While appendices B through D, which are drawn from respondents' evidence, are useful statistical compilations showing relevant trends in the acquisition and use of tank cars, that data does not support any realistic conclusions about the required size of the national tank car fleet under "efficient management". And that is only part of the picture. Much of the growth of the tank car fleet has been in response to particular demands for transportation of new products developed since World War II, which have required new and specialized tank cars.

To a great degree not analyzed in the respondents' statistical tabulations, tank cars designed, equipped, and used for particular bulk liquid products may not economically be

used interchangeably with other cars for other products. See the discussion of shipper use of tank cars which appears in appendix A to this report.

At this point in the Commission's history of consideration of the capacity of the privately owned tank car fleet, it would seem to be clear that if the Nation's railroads' themselves were pro iding tank cars, as they do boxcars, hoppers, flatcars, etc., they too would face to a substantial extent the same kinds of fleet administration problems that shipper-lessees and shipper-owners face, in meeting nationwide transportation requirements adequately and efficiently. In the absence of a careful analysis of those problems in relation to the basic statistical tabulations presented by respondents, it cannot be concluded that nationally the private tank car fleet operates at any specific level or' ratio of efficiency.

On review of the evidence of record as a whole, however, the examiners do conclude that tank cars are used, to some extent not now calculable, by their owners or léssees in capacities or functions for which the railroads should not be accounted responsible, and for which the railroads should not be required to provide reimbursement. Although the statistical comparisons which respondents have proffered as evidence for that basic proposition are inconclusive other evidence amply confirms it.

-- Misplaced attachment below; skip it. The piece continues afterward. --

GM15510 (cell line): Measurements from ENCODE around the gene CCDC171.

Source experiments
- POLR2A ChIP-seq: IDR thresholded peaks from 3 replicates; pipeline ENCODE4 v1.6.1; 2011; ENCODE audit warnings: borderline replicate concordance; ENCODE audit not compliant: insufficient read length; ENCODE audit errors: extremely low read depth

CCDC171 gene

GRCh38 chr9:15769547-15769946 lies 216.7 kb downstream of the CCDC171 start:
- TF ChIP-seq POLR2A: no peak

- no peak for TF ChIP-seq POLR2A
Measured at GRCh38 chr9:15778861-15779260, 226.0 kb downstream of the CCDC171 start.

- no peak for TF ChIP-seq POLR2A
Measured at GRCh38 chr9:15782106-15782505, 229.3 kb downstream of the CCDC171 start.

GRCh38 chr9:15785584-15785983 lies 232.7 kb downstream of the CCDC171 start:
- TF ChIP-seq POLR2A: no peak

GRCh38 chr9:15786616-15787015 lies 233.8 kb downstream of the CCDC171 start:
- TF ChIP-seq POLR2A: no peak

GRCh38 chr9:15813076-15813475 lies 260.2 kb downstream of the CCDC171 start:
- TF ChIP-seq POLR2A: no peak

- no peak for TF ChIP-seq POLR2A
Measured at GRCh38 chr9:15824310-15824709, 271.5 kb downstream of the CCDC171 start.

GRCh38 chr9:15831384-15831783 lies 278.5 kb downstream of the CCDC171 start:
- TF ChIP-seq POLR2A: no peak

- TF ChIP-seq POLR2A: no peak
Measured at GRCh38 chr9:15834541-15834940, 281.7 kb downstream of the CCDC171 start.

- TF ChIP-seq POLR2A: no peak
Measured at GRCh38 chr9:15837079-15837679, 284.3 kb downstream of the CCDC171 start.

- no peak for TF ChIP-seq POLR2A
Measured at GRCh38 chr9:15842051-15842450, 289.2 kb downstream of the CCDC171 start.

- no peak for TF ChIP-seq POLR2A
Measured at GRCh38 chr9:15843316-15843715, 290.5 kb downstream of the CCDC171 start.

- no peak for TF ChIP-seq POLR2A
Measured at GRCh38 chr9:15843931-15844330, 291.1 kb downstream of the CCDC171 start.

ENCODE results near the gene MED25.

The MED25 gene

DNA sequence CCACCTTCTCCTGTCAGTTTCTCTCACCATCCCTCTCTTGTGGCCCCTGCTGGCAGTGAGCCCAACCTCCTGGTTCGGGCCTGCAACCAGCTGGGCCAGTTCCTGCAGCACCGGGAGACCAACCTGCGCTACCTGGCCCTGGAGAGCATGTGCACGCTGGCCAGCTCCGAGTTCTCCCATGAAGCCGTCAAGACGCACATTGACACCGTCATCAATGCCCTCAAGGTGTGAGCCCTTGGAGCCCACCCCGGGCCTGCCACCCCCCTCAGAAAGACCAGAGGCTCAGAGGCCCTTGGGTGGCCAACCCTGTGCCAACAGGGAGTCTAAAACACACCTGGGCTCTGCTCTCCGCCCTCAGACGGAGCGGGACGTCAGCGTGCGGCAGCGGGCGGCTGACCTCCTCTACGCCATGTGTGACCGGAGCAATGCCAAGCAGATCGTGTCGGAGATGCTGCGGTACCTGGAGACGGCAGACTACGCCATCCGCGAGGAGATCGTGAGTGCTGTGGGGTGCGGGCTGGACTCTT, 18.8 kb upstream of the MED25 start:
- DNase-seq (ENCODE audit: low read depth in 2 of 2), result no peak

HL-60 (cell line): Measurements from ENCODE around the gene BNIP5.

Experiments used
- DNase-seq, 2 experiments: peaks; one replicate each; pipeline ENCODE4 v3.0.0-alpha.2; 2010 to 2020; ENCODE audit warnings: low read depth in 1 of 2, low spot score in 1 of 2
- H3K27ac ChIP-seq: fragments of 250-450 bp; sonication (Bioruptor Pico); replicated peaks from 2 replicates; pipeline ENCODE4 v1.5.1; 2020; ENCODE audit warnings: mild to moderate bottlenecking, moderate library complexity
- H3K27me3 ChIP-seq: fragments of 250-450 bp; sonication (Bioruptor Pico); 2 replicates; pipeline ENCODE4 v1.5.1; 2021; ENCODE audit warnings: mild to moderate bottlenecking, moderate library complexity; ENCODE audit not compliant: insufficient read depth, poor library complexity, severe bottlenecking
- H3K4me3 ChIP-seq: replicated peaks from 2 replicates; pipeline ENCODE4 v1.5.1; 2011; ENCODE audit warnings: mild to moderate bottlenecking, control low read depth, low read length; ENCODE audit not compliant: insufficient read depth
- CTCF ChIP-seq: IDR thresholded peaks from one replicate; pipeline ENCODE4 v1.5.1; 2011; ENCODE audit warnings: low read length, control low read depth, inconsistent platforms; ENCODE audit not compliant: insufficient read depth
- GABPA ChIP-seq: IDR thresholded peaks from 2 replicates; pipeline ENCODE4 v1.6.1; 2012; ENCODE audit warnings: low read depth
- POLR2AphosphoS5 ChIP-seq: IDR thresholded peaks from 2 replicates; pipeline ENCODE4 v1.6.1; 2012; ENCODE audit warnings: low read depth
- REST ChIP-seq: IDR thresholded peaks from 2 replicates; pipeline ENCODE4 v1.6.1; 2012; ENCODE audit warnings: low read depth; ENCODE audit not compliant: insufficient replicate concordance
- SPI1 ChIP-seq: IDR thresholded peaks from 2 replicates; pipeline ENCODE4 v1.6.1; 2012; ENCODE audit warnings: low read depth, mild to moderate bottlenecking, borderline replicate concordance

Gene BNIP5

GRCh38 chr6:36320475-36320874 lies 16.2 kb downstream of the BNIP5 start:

Privately owned tank cars are used in some undetermined measure for static storage by some shippers and receivers of bulk liquid commodities. Other shippers acquire and hold tank cars as standby equipment for peak seasonal shipping. This feature may be an inducement to ship by rail, and thus have a value for the railroads, but it is probable that some of the ownership cost burden for cars so used should be borne directly by owners and shippers. While the railroads do benefit through increased traffic volume attainable by a car fleet so structured, the managerial discretion to determine the proper level of standby car ownership lies with the car owners or lessees, not the railroads. No data is available to measure the extent of such standby car ownership, but it may not reasonably be disregarded in this proceeding: it probably includes a number of tank cars the costs of which should not be considered the responsibility of the carriers. Railroads are not necessarily required to acquire and furnish cars needed only to meet peak seasonal requirements. See Martin Bros. Box, Co. v. Southern Pac. Co., 280 I.C.C.

395. Some tank cars are used for intraplant shipments, rather than line haul transportation, and on the surface of things at least this use would appear not to warrant cost reimbursement by the railroads. To some extent tank cars are detained for loading or unloading for periods. of time in excess of the usual transportation practices. It seems probable at this point that some portion of this